Educating People Is The Key To Forest Conservation Says Cooks Enviros

Outreach to schools, villages can help save endangered species: Te Ipukarea Society

By Atasa Bosevakaturaga 

RAROTONGA, Cook Islands (Cook Islands News, June 14, 2016) – Teaching people the importance of conserving forests will help protect endangered animals endemic to Cook Islands from the threat of extinction, says Te Ipukarea Society (TIS) project officer Liam Kokaua.

He said the loss of forest cover and species on the islands were probably due to intensified de-velopment and the introduction of new pests such as ants, ship rats (Kioretoka) and cats, which accompanied the arrival of Europeans to the Cook Islands.

“Here on Rarotonga we have the Kakerori or Rarotonga Flycatcher bird. This is a small bird which strangely begins life as bright orange before turning grey at around three years of age,” Kokaua said.

“These birds also have an unusual lifespan of up to 24 years or longer, which is rare for a tiny bird. For many years, it was thought the Kakerori had become extinct, until it was rediscovered in the 1970s.

“We have many endangered species throughout the Cook Islands and most birds, such as the Kura or “Rimatara Lorikeet” which was extinct in the Cook Islands until it was reintroduced to Atiu from Rimatara in 2007, it is classified as endangered.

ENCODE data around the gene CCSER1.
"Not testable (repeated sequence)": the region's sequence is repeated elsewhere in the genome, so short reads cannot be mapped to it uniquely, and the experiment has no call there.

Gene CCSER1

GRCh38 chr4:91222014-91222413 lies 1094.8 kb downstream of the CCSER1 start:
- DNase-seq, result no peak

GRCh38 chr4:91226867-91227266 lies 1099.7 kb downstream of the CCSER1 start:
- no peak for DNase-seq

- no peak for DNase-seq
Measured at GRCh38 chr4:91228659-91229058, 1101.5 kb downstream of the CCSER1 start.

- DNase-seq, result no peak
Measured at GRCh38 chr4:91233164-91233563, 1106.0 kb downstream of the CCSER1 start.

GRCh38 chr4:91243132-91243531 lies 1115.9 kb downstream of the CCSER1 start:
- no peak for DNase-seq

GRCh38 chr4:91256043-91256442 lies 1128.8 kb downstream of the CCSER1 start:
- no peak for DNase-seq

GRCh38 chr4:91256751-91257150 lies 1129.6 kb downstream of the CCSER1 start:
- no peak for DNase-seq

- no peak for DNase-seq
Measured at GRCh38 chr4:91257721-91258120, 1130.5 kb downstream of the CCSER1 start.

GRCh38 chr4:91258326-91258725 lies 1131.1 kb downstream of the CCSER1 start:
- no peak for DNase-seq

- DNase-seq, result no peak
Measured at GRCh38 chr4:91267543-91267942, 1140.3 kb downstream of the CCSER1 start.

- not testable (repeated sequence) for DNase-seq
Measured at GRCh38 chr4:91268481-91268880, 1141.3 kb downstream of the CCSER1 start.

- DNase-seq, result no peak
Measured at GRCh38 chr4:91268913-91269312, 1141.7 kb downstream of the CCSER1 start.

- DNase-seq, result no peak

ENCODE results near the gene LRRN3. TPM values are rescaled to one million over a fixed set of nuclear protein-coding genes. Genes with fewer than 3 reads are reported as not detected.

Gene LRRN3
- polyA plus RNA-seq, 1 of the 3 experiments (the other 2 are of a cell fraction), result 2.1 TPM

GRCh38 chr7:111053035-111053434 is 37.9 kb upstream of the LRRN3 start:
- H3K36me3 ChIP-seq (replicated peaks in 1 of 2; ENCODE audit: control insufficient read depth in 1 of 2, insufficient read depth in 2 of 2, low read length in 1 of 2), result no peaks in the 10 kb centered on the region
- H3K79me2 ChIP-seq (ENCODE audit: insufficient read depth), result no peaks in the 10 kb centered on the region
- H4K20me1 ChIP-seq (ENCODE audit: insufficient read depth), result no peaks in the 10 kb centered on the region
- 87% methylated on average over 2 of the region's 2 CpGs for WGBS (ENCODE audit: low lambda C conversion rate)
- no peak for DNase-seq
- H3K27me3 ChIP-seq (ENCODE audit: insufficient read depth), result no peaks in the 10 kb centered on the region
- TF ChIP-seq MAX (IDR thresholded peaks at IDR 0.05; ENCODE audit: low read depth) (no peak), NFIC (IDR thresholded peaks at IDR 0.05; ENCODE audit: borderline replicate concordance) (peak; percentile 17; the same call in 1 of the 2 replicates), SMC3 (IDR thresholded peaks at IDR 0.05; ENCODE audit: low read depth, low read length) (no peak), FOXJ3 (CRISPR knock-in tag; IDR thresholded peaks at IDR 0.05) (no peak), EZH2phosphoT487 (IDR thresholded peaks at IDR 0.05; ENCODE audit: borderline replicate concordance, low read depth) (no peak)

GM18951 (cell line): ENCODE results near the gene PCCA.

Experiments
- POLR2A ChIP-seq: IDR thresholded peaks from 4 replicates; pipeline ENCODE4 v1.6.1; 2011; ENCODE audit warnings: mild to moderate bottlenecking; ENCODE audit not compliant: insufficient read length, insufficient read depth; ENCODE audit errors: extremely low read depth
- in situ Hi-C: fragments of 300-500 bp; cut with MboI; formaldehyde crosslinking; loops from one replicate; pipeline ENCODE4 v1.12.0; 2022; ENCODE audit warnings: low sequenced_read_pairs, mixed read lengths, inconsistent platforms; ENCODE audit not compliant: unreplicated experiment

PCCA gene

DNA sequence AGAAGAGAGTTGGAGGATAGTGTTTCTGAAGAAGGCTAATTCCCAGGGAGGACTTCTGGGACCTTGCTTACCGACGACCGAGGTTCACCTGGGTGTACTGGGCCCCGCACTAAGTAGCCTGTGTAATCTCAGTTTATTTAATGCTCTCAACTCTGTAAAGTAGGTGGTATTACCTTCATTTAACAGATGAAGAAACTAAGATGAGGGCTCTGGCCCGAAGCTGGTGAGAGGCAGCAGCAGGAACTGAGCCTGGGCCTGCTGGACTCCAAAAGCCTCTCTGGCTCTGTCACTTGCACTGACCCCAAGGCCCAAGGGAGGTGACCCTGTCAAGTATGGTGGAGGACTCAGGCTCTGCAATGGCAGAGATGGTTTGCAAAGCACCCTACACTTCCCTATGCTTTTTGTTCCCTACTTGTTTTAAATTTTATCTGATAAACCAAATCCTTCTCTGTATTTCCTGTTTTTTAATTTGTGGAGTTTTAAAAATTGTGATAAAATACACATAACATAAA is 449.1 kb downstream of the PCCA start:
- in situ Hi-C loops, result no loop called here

“But we also have a number of other endangered species such as plants (such as the Mitiaro Fan-Palm and Te Manga Cyrtandra), fish, corals and even snails.”

He confirmed that the majority of the Cook Islands species had already been lost over the past 200 years.

Kokaua said education programs conducted at schools and villages could play a significant role in changing mind-sets.

“The main things people can do to look after our endangered species, is firstly to learn about which species are endangered and which ones are located near you.

“Secondly, try to keep rat and feral cat populations down, especially if you live near the forest, as these non-native animals kill native wildlife. Thirdly, you should support non-government or-ganisation groups such as Takitumu Conservation Area, and TIS who are always working to pro-tect our endemic and native biodiversity.”

He said everyone had a role to pay in conserving the environment.

“The environment is very important to all of us. No matter what your career is or your place in society, we all live in the same environment and are a part of nature.

“A healthy environment means healthy people, and there are no real shortcuts to living in an environmentally friendly way: it takes a bit of work in educating yourself and your family and changing your habits, but it’s good to start off small.”

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